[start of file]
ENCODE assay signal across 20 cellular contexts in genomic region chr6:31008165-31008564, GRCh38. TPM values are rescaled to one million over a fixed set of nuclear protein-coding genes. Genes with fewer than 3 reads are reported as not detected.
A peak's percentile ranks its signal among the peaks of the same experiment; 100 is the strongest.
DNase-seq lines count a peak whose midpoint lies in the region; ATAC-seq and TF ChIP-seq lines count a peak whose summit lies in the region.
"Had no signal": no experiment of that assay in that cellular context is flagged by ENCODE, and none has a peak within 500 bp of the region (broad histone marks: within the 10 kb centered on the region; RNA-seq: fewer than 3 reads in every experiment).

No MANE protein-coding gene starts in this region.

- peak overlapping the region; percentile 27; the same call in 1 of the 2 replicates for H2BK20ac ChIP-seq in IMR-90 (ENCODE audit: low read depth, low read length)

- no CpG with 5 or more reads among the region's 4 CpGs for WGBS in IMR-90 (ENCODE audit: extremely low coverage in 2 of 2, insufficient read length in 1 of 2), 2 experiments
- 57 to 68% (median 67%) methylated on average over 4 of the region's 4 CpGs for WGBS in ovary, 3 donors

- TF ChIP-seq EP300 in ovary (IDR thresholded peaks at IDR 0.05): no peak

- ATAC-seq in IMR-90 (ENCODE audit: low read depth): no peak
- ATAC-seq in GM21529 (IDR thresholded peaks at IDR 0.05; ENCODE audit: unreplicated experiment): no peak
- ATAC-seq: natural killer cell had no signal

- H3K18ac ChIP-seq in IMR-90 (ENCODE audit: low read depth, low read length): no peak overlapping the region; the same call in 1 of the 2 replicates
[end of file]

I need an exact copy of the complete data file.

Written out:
ENCODE assay signal across 20 cellular contexts in genomic region chr6:31008165-31008564, GRCh38. TPM values are rescaled to one million over a fixed set of nuclear protein-coding genes. Genes with fewer than 3 reads are reported as not detected.
A peak's percentile ranks its signal among the peaks of the same experiment; 100 is the strongest.
DNase-seq lines count a peak whose midpoint lies in the region; ATAC-seq and TF ChIP-seq lines count a peak whose summit lies in the region.
"Had no signal": no experiment of that assay in that cellular context is flagged by ENCODE, and none has a peak within 500 bp of the region (broad histone marks: within the 10 kb centered on the region; RNA-seq: fewer than 3 reads in every experiment).

No MANE protein-coding gene starts in this region.

- peak overlapping the region; percentile 27; the same call in 1 of the 2 replicates for H2BK20ac ChIP-seq in IMR-90 (ENCODE audit: low read depth, low read length)

- no CpG with 5 or more reads among the region's 4 CpGs for WGBS in IMR-90 (ENCODE audit: extremely low coverage in 2 of 2, insufficient read length in 1 of 2), 2 experiments
- 57 to 68% (median 67%) methylated on average over 4 of the region's 4 CpGs for WGBS in ovary, 3 donors

- TF ChIP-seq EP300 in ovary (IDR thresholded peaks at IDR 0.05): no peak

- ATAC-seq in IMR-90 (ENCODE audit: low read depth): no peak
- ATAC-seq in GM21529 (IDR thresholded peaks at IDR 0.05; ENCODE audit: unreplicated experiment): no peak
- ATAC-seq: natural killer cell had no signal

- H3K18ac ChIP-seq in IMR-90 (ENCODE audit: low read depth, low read length): no peak overlapping the region; the same call in 1 of the 2 replicates